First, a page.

Greece has the second highest rate of value added tax avoidance in the European Union, with the state coffers being robbed each year of revenue amounting to two years of revenue from the single property tax ( ENFIA).
The European Commission is calling on members of the bloc to step up efforts to contain VAT fraud, which amounts to more than 134 billion euros every year in the EU.
In Greece, the state loses €5.35 billion in VAT revenue on an annual basis, or around 25.8% of potential VAT revenue. This is the second rate after that of Romania and just ahead of Malta and Italy. It is also just over two sets of annual revenues from ENFIA which, until 2021, amounted to 2.65 billion euros per year.
The latest Commission report on the subject recommends that national tax administrations step up their efforts in areas such as risk analysis, automatic procedures and the exchange of information between Member States. He adds that online systems need to be upgraded and staff working on new technologies need to be increased.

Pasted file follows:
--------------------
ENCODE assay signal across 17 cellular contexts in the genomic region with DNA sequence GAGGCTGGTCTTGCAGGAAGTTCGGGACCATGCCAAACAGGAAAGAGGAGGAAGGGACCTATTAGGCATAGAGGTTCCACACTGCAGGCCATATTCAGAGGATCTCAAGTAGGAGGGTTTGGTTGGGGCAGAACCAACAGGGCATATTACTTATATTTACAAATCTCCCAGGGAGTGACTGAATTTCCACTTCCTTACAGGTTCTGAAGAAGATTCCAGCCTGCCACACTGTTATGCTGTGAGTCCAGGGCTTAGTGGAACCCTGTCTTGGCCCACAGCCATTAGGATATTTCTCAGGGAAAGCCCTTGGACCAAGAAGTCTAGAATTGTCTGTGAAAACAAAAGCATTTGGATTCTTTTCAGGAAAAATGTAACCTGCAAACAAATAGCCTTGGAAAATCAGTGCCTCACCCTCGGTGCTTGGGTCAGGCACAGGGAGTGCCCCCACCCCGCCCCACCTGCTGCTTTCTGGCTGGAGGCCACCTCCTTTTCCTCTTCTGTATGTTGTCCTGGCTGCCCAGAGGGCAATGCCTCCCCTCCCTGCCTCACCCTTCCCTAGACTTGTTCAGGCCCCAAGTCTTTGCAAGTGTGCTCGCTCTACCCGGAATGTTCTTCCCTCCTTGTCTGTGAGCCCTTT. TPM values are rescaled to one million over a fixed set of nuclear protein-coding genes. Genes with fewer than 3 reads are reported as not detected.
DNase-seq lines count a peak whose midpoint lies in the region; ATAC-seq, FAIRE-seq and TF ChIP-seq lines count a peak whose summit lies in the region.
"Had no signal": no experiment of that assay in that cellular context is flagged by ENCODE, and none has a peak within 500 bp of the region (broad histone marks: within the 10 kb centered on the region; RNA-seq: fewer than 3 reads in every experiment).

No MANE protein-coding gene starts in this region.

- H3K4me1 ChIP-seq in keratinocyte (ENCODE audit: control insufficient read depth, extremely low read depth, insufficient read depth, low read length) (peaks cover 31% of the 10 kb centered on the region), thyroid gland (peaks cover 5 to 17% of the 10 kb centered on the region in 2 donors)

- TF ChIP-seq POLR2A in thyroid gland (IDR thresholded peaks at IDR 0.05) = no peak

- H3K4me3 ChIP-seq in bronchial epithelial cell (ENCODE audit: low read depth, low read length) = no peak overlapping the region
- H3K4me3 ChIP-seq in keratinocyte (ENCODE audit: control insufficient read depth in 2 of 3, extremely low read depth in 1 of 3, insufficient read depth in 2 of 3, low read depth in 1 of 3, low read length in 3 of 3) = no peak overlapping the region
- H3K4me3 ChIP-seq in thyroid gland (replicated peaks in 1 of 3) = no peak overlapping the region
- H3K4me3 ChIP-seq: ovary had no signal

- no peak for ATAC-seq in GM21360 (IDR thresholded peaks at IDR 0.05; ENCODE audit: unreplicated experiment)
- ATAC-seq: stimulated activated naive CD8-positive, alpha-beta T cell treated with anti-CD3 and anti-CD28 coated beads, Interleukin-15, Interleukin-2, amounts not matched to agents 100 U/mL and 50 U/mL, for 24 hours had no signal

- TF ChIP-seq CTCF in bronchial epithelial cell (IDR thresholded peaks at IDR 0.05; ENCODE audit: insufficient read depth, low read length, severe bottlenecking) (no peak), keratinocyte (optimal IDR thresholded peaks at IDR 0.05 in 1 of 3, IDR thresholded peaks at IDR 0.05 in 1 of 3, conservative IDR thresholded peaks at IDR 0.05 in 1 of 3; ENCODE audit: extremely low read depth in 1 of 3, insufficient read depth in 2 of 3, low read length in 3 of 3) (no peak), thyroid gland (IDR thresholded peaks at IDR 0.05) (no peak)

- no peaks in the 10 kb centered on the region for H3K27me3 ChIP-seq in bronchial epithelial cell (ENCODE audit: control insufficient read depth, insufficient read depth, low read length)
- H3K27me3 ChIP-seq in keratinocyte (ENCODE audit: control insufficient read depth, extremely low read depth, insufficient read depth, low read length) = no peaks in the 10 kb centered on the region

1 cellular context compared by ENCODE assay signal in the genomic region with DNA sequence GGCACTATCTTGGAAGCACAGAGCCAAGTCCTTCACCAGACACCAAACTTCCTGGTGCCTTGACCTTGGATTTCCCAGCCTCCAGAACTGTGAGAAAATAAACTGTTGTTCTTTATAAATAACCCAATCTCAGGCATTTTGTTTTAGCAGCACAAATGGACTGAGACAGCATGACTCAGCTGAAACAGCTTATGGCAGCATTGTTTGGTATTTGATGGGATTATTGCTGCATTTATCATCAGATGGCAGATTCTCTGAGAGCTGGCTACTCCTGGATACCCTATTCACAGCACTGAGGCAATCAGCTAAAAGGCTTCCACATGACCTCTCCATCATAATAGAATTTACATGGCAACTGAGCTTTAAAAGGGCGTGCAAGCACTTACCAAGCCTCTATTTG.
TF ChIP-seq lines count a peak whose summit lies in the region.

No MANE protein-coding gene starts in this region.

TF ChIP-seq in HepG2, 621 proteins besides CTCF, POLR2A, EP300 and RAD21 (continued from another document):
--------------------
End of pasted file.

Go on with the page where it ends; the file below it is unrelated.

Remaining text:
Although VAT fraud in Greece remains among the highest in the bloc, the report highlights that this country has adopted advanced risk analysis models, as well as increased controls on cross-border transactions within the EU, where the greatest number of frauds is recorded.
In the 20 years from 2000 to 2019, Greece lost a total of over €120 billion in VAT revenue; this amount would have made government policies much easier in recent years, as it would have led to the reduction of several taxes that wage earners continue to pay, not to mention the reduction of the public debt.
Brussels issued a number of recommendations, such as cross-checking VAT registration data with third-party sources, examining the main dimensions of each country’s VAT fraud, improving cross-border cooperation between tax authorities, systematic checks based on risk indices, the creation or maintenance of a register of taxpayers active in e-commerce, etc.